## Thursday, November 19, 2015

### Internet use and religion, part three

This article reports preliminary results from an exploration of the relationship between religion and Internet use in Europe, using data from the European Social Survey (ESS).

### Data inventory

The dependent variables I use in the models are

rlgblg: Do you consider yourself as belonging to any particular religion or denomination?

rlgdgr: Regardless of whether you belong to a particular religion, how religious would you say you are?  Scale from 0 = Not at all religious to 10 = Very religious.

The explanatory variables are

yrbrn: And in what year were you born?

hincrank: Household income, rank from 0-1 indicating where this respondent falls relative to respondents from the same country, same round of interviews.

edurank: Years of education, rank from 0-1 indicating where this respondent falls relative to respondents from the same country, same round of interviews.

tvtot: On an average weekday, how much time, in total, do you spend watching television?  Scale from 0 = No time at all to 7 = More than 3 hours.

rdtot: On an average weekday, how much time, in total, do you spend listening to the radio? Scale from 0 = No time at all to 7 = More than 3 hours.

nwsptot: On an average weekday, how much time, in total, do you spend reading the newspapers? Scale from 0 = No time at all to 7 = More than 3 hours.

netuse: Now, using this card, how often do you use the internet, the World Wide Web or e-mail - whether at home or at work - for your personal use?  Scale from 0 = No access at home or work, 1 = Never use, 6 = Several times a week, 7 = Every day.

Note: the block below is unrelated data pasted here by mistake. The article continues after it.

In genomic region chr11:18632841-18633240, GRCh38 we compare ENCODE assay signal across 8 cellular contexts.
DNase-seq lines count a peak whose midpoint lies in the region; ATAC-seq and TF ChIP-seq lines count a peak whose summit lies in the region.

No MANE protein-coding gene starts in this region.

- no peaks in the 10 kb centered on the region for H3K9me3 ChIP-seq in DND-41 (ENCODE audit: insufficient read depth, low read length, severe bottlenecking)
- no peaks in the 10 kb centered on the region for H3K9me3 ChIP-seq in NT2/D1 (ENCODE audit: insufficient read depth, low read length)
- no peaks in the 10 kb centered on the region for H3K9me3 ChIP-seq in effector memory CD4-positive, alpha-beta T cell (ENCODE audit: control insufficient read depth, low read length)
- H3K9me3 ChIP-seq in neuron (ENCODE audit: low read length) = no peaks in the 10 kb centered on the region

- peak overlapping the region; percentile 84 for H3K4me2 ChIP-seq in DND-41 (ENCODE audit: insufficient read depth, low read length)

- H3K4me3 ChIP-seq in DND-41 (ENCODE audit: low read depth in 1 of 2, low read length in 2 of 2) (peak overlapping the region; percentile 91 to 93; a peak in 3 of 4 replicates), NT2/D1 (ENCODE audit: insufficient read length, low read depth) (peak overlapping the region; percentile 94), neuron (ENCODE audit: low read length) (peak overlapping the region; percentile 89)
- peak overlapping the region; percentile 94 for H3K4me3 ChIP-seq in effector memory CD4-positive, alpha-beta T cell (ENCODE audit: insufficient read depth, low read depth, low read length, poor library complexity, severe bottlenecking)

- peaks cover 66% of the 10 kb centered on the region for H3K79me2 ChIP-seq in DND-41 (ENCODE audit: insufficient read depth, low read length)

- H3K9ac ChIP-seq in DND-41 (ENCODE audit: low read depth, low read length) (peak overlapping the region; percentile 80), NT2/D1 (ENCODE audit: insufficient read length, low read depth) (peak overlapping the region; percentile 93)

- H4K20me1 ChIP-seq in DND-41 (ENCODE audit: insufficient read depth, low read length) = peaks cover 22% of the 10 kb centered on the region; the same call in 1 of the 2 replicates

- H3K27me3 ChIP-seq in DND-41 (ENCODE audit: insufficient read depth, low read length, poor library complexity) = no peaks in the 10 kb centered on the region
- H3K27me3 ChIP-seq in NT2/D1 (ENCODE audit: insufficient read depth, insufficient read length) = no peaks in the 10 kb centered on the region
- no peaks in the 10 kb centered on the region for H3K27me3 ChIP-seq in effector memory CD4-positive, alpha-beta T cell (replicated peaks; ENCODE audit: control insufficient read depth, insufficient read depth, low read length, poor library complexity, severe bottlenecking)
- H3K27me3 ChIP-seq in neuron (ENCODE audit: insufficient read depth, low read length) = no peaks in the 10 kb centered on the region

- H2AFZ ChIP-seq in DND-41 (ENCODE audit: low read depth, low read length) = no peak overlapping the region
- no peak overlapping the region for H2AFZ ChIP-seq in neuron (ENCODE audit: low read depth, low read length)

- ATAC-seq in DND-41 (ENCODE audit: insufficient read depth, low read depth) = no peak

### Model 1: Affiliated or not?

In the first model, the dependent variable is rlgblg, which indicates whether the respondent is affiliated with a religion.

The following figures shows estimated parameters from logistic regression, for each of the explanatory variables.  The parameters are log odds ratios: negative values indicate that the variable decreases the likelihood of affiliation; positive values indicate that it increases the likelihood.

The horizontal lines show the 95% confidence interval for the parameters, which includes the effects of random sampling and filling missing values.  Confidence intervals that cross the zero line indicate that the parameter is not statistically significant at the p<0.05 level.
In most countries, interview year has no apparent effect.  I will probably drop it from the next iteration of the model.